SWEET: New European Diabetes Initiative

April 9, 2008

Campaign to Improve Treatment of Children With Diabetes Each year, more and more children and adolescents all over the world are diagnosed with type 1 diabetes. The overall annual increase is estimated at around 3%.[1] However, even in countries with highly developed health care systems, the care received by young people with diabetes is not always optimal. This is what SWEET intends to change: SWEET is the first project aimed at improving the diagnosis and care of children and adolescents with diabetes in Europe in order to prevent costly and debilitating secondary disorders. The initiative, which is subsidised by the EU, was kick-started on April 9th in Bad Homburg, Germany.

"Diabetes is different for children than for adults," explains Dr. Thomas Danne, director of the SWEET project, General Secretary of the ISPAD (International Society for Pediatric and Adolescent Diabetes), and Director of the Diabetes Centre for Children and Adolescents in Hanover, Germany. "The motor activity of children, for instance, is entirely different. They sleep longer, their eating habits are not predictable, and they tend to catch cold easier." Taking these behaviours into account requires particularly flexible treatment strategies and the assistance of the entire family as well as the child's teachers. "To make sure that everyone involved is able to help, we need specific group-based training programs," states Dr. Danne. He finds it equally important to ensure that all children and adolescents with diabetes can be cared for in specialized treatment centres for diabetic children, where a multidisciplinary team is able to respond to the metabolic challenges experienced by the young patients as they grow up. "Even in countries with well-developed health care systems many children are not treated by teams experienced in paediatric diabetes," explains Dr. Danne. He hopes that SWEET will eliminate this problem.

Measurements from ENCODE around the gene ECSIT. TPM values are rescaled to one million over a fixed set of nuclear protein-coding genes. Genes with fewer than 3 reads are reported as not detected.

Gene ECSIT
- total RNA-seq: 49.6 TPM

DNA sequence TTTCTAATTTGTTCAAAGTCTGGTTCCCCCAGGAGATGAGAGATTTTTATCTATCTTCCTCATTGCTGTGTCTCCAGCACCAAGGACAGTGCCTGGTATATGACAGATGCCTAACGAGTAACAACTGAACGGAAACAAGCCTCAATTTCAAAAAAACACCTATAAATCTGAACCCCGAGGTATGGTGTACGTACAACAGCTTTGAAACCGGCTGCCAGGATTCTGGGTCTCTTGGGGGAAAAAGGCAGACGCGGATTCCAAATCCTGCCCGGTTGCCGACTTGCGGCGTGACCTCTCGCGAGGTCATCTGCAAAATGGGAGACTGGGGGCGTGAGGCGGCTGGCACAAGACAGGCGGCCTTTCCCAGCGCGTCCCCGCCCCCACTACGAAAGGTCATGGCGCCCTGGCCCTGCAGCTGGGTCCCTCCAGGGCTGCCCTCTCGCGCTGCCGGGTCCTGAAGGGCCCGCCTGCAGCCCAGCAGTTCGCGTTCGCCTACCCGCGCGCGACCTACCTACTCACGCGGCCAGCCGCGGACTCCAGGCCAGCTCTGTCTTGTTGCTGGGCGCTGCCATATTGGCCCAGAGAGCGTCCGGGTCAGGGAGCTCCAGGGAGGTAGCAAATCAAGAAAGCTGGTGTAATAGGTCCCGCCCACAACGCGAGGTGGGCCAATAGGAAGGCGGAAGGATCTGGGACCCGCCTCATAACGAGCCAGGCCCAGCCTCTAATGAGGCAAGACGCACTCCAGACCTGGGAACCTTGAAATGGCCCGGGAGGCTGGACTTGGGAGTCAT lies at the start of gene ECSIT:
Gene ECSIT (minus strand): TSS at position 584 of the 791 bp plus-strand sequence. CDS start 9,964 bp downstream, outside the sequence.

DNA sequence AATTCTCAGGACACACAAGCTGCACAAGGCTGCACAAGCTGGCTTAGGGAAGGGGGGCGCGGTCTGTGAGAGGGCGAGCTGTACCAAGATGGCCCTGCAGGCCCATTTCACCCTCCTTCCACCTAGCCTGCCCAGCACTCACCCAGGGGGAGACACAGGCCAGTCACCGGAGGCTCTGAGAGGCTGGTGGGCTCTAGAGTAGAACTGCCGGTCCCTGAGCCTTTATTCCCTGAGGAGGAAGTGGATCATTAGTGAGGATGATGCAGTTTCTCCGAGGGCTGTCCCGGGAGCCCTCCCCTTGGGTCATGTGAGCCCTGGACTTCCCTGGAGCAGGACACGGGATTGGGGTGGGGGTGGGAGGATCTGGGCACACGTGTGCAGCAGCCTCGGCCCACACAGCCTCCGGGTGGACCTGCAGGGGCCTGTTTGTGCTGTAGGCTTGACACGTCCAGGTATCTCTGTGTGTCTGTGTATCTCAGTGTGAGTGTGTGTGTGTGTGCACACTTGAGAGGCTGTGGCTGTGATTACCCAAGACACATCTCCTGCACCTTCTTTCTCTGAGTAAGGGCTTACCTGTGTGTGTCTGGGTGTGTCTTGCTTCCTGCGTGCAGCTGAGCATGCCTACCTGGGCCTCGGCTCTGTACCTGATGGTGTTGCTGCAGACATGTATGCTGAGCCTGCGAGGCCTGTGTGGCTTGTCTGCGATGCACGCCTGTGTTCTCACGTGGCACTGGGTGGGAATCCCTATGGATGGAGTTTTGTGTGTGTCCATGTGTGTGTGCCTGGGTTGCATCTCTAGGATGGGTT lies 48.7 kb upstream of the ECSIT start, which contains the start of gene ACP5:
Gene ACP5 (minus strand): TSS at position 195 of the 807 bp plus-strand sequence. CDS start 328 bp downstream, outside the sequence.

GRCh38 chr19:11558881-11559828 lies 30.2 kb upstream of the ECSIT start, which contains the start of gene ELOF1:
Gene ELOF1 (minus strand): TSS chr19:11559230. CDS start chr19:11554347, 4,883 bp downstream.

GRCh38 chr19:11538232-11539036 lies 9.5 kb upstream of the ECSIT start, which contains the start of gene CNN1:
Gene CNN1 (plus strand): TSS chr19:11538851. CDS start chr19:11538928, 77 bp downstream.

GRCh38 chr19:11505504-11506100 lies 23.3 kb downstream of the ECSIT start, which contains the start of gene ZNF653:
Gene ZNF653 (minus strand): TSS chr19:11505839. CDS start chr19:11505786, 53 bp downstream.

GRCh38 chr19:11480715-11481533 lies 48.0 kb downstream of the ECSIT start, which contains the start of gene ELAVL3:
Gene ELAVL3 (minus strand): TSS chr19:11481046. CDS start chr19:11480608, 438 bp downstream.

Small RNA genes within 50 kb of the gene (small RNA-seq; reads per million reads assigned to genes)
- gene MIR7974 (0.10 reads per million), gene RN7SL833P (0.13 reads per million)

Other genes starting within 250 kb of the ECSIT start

SWEET - for better quality of care for young patients

SWEET is an acronym standing for "Better control in paediatric and adolescent diabetes: working to create Centres of Reference" and is based on a partnership of established national and European diabetes organisations. Led by the ISPAD, the goal is to develop joint recommendations with regard to the treatment strategies and standards for paediatric diabetology as well as training programs for both diabetes experts and patients over the next three years at 10 paediatric centres that already specialize in the treatment of diabetes. Furthermore, SWEET plans to promote the establishment of additional reference centres. The participating countries are Germany, the United Kingdom, France, Greece, Luxembourg, the Netherlands, Romania, Poland, Sweden, and the Czech Republic.

Additional partners of the networking initiative are the European branch of the International Diabetes Federation (IDF), the Federation of European Nurses in Diabetes (FEND), and Primary Care Diabetes Europe (PCDE). Cooperation between the reference centres will be set up such that it will extend well beyond the three-year term of the SWEET networking project.

SWEET needs support

The SWEET project has received a total of EUR 360,000 from the Public Health Agency of the European Union as part of the health information programme. However, much more will be needed to implement all project objectives. As director of the project, Dr. Danne hopes to inspire additional support for this forward-looking concept. This would contribute toward enabling more children and adolescents with diabetes to receive adequate medical care and be treated by experienced teams.

Media Contact:

IDF Europe

Kerrita McClaughlyn

Phone: +32 2 543 1639

e-Mail: media@idf.orfg

[1] Diabetes Atlas third edition, International Diabetes Federation, 2006.